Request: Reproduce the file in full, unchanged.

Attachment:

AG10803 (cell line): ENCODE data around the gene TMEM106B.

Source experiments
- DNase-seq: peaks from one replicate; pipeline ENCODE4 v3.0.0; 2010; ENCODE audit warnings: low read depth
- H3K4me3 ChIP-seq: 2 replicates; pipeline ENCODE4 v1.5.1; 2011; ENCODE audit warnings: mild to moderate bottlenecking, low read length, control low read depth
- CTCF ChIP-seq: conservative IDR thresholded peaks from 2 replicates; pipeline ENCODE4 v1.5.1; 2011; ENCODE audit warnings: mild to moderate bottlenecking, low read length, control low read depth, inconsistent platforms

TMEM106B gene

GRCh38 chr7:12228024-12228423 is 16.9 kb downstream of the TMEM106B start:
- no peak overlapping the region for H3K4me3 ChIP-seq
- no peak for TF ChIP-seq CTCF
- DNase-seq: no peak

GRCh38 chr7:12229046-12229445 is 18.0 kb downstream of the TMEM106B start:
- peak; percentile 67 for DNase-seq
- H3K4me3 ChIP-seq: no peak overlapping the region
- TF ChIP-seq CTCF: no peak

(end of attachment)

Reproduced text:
AG10803 (cell line): ENCODE data around the gene TMEM106B.

Source experiments
- DNase-seq: peaks from one replicate; pipeline ENCODE4 v3.0.0; 2010; ENCODE audit warnings: low read depth
- H3K4me3 ChIP-seq: 2 replicates; pipeline ENCODE4 v1.5.1; 2011; ENCODE audit warnings: mild to moderate bottlenecking, low read length, control low read depth
- CTCF ChIP-seq: conservative IDR thresholded peaks from 2 replicates; pipeline ENCODE4 v1.5.1; 2011; ENCODE audit warnings: mild to moderate bottlenecking, low read length, control low read depth, inconsistent platforms

TMEM106B gene

GRCh38 chr7:12228024-12228423 is 16.9 kb downstream of the TMEM106B start:
- no peak overlapping the region for H3K4me3 ChIP-seq
- no peak for TF ChIP-seq CTCF
- DNase-seq: no peak

GRCh38 chr7:12229046-12229445 is 18.0 kb downstream of the TMEM106B start:
- peak; percentile 67 for DNase-seq
- H3K4me3 ChIP-seq: no peak overlapping the region
- TF ChIP-seq CTCF: no peak